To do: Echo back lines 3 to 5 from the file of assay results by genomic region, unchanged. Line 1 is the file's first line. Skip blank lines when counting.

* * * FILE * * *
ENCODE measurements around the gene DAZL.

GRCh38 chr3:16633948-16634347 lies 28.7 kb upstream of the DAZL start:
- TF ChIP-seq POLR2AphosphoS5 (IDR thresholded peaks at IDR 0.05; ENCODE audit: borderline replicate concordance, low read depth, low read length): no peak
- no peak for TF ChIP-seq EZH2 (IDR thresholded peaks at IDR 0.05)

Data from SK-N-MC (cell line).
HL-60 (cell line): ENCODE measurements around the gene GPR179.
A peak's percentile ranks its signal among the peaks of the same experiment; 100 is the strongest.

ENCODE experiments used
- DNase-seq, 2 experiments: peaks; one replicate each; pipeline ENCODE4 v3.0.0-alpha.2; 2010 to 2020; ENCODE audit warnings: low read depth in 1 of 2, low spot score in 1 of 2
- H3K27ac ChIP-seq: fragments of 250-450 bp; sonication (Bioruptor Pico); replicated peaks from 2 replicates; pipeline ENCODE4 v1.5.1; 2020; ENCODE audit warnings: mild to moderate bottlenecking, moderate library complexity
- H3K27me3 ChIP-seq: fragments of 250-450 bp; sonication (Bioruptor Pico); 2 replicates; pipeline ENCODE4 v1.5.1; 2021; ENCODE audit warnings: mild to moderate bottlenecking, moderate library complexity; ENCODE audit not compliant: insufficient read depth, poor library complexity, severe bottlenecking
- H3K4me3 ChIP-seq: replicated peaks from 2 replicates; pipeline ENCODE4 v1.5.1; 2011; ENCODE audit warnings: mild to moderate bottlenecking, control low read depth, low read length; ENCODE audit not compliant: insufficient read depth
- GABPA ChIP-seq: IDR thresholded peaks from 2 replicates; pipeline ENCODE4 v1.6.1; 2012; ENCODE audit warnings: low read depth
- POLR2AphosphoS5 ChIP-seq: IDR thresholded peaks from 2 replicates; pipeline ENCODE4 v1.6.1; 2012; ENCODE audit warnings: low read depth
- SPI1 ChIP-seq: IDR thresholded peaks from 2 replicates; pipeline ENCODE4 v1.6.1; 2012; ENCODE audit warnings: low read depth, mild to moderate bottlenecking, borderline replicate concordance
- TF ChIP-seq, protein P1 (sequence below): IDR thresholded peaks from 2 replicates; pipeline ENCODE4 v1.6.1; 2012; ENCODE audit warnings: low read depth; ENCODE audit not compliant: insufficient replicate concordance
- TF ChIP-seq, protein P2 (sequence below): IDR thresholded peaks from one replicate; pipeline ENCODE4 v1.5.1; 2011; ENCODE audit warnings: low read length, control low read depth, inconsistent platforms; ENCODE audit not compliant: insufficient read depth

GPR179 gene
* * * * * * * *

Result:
- TF ChIP-seq POLR2AphosphoS5 (IDR thresholded peaks at IDR 0.05; ENCODE audit: borderline replicate concordance, low read depth, low read length): no peak
- no peak for TF ChIP-seq EZH2 (IDR thresholded peaks at IDR 0.05)

Data from SK-N-MC (cell line).